The war on cardboard continues and I think I'm winning. The empty boxes outnumber the full boxes so that's a point in my favor. The fact that the empty boxes are still here is driving me batty but that should be remedied this weekend, thanks to Craigslist. Currently, there is a wall of approximately 25 Dishpack boxes separating me (where I sit in the kitchen) from my living room.
Not. A. Fan.
The house we've rented is huge. It's easily twice the size of our house in Hawaii and then some. Our goal during our time here will be to NOT expand to fit the space. As I unpack, I am amazed that we managed to fit so much into so small of a space. In Hawaii, our "school room" was simply space in the living room that I eeked out. Here, we have a basement that measures somewhere in the vicinity of 800 square feet that will house not only our school area but MacGyver's office and the kids' video games and Legos. Both The Boy and The Girl now have their own room whereas in Hawaii they shared a room. And it's funny because, in Hawaii, I thought they had too much stuff but now that they are each in their own space, their rooms seem sparsely furnished.
The town that we live near (not in...we're *just* outside city limits) is a combination of the typical "outside the gate" town combined with a town that actually has quite a history. Many of the homes in the original city neighborhoods date back to the 1920s and earlier. The "downtown" district is ripe with history too but the socioeconomic situation prevents it from truly showcasing that history. And that kills me. The houses here have what my dad would call "good bones" - old Craftsman-style homes with sweeping front porches and tons of architectural detail. The buildings downtown are the same. This town is ripe for an episode of "If These Walls Could Talk" and yet, no one is developing this. The houses are run down. The downtown district has more bars and pawn shops than actual stores or eateries. It truly is a waste. Part of me wishes we were going to be here longer than we anticipate so that I could not only buy a home in the "historical district" and fix it up but also get on to the Chamber of Commerce or city planning committee and encourage them to work to bring in businesses that better reflect the character and history of the town as well as to start up a city beautification push.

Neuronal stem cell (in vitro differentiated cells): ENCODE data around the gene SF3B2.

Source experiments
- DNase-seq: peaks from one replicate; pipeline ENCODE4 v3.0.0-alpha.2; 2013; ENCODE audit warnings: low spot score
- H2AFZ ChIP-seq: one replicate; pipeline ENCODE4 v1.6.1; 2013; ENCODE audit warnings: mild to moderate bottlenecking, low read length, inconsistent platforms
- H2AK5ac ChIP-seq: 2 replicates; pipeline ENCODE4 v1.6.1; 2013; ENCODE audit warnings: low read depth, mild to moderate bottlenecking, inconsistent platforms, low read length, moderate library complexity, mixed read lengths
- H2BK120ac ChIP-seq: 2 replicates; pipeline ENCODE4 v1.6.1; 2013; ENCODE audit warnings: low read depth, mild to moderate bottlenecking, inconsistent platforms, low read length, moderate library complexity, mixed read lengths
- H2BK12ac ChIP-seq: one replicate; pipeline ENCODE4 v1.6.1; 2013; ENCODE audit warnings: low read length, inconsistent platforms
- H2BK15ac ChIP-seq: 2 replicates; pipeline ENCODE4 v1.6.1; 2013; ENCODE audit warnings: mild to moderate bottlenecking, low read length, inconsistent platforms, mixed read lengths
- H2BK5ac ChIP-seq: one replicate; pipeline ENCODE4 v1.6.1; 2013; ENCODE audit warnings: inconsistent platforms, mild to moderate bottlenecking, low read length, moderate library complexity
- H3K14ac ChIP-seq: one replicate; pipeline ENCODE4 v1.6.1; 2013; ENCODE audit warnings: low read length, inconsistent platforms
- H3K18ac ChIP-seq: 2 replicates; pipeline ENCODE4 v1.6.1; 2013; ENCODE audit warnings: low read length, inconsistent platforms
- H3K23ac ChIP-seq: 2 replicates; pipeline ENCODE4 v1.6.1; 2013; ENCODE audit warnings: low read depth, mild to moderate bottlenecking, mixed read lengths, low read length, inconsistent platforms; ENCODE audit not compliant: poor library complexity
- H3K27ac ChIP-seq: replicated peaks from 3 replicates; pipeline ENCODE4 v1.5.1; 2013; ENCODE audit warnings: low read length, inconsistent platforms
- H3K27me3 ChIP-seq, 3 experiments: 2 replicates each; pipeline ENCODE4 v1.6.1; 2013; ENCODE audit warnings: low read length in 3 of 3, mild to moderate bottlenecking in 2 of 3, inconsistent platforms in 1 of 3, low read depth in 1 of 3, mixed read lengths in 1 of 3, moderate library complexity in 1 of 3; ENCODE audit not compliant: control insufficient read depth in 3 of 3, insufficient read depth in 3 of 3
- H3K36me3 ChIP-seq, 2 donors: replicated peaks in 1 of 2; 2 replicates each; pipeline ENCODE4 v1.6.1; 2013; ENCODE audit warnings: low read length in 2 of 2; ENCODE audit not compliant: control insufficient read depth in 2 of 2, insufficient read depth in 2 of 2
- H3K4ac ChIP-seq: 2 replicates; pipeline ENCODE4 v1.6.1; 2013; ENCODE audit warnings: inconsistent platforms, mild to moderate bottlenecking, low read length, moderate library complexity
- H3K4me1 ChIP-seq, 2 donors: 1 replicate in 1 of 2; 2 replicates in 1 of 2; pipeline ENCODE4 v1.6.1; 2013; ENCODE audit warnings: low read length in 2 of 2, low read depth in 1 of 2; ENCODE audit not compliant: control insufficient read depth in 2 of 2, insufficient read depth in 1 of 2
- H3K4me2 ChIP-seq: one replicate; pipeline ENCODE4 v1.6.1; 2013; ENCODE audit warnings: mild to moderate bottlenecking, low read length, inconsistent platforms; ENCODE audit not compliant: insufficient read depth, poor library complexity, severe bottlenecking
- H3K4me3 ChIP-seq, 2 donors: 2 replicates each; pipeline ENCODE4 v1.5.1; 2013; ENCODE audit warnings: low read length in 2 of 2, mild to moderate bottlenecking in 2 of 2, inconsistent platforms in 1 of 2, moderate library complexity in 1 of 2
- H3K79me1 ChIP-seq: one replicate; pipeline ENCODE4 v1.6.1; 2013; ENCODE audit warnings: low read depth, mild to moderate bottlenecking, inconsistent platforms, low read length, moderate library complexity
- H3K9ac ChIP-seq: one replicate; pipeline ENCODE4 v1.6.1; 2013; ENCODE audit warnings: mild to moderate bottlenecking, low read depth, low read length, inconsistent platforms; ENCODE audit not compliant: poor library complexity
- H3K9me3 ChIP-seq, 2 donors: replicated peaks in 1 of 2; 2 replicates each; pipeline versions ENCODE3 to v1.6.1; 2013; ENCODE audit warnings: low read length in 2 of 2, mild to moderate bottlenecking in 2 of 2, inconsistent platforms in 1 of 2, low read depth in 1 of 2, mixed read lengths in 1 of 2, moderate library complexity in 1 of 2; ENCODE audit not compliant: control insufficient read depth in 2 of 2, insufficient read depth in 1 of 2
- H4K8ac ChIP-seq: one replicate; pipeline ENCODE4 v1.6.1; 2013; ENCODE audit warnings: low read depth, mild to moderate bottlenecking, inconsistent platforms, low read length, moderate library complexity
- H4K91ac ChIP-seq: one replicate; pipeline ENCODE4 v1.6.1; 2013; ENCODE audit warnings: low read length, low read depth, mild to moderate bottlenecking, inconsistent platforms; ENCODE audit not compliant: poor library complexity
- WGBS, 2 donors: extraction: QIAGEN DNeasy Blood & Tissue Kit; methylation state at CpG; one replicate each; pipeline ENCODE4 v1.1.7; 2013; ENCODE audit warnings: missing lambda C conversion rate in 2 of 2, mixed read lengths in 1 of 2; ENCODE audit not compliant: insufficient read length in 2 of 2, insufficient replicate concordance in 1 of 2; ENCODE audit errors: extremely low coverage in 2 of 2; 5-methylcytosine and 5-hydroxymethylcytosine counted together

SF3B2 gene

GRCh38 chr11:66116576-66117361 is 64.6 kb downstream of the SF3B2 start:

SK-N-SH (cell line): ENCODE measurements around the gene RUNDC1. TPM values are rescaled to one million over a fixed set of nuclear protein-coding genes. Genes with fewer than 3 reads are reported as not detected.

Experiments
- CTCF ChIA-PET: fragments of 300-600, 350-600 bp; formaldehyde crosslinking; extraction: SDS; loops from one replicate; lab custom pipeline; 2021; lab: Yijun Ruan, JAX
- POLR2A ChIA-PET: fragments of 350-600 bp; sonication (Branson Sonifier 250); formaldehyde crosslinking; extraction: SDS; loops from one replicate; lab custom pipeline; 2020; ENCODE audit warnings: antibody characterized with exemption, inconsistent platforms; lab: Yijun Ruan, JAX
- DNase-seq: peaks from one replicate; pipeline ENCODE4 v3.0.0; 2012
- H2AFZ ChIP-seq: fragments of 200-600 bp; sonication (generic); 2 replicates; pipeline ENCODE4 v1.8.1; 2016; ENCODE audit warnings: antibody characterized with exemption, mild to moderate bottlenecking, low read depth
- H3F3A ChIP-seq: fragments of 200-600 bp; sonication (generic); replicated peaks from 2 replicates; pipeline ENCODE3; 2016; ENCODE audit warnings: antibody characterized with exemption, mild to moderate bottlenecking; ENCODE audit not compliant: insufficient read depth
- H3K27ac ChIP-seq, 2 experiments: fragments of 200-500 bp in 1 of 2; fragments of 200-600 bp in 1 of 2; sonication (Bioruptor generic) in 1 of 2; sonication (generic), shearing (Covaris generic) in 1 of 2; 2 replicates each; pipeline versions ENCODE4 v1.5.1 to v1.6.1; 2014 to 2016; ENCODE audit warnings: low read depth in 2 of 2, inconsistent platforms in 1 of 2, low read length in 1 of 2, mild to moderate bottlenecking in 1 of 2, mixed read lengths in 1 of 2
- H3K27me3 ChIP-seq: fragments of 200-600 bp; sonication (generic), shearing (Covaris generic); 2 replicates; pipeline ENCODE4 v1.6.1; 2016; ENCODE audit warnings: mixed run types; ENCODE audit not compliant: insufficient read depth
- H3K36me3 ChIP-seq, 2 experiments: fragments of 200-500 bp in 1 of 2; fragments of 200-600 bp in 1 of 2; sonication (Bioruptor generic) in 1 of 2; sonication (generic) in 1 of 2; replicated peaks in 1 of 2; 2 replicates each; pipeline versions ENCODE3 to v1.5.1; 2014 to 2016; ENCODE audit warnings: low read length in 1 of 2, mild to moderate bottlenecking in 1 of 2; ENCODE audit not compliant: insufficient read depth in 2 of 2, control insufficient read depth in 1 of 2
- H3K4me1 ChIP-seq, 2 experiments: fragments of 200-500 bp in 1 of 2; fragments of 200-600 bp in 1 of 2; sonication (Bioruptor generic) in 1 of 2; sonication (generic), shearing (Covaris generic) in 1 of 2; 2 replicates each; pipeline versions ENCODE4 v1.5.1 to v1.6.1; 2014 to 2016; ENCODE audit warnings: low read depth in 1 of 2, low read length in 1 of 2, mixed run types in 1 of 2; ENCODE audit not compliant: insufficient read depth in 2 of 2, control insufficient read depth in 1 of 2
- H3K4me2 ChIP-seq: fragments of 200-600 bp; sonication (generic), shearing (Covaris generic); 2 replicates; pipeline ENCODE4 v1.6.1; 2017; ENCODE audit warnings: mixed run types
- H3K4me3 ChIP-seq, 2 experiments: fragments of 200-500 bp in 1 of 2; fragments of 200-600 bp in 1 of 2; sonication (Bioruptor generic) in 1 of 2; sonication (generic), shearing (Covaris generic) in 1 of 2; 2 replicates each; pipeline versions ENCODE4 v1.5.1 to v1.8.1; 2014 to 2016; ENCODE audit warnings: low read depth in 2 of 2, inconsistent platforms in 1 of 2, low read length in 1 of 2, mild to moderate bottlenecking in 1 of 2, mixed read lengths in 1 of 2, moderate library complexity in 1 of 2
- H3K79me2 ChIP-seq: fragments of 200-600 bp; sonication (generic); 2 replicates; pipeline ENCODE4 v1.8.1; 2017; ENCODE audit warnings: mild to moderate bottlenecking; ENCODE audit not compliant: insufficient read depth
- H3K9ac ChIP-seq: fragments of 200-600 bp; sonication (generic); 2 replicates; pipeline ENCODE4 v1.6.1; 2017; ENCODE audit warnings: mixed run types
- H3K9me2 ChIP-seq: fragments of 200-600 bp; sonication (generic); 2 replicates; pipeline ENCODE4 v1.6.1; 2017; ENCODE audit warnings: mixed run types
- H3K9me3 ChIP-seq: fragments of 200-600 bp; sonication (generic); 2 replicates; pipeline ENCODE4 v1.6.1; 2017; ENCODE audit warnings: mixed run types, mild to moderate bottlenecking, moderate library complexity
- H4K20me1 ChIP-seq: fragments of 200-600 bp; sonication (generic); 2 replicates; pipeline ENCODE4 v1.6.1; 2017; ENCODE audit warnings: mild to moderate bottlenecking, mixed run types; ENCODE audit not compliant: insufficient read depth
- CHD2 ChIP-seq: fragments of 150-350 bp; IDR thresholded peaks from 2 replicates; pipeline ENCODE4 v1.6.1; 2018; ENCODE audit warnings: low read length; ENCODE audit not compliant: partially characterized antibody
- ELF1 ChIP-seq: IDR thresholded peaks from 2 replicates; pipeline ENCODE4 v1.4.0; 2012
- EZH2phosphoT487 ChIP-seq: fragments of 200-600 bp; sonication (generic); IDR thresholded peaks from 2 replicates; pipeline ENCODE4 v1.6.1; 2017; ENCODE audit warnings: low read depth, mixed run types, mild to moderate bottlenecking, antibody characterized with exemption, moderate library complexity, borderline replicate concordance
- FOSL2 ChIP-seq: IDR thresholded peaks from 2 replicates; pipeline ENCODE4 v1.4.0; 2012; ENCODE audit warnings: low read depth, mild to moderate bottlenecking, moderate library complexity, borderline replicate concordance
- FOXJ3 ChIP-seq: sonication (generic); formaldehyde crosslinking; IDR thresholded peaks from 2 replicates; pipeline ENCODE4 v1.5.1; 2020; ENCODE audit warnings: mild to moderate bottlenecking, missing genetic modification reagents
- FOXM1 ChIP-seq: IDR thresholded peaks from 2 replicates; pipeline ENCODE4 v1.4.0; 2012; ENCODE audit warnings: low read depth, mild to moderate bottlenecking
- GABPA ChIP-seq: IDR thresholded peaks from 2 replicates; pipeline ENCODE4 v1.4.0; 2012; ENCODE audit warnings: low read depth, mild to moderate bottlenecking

I did find out - through MacGyver's inprocessing - that classes at the local community college are FREE. F.R.E.E. FREE. So that EMT course that I was interested in taking just became a little more attainable. Now I need to see about a babysitter because it looks like MacGyver is going to be busier than a one-legged man in a butt-kicking contest once he gets back in the cockpit. Which is just fine by me.
It's late and I'm getting the stink eye from my husband so I will wrap this up for now. More to come. In preparation for my next post, I encourage you to read the children's book, "If You Give A Mouse A Cookie". Trust me, it will make sense once I post.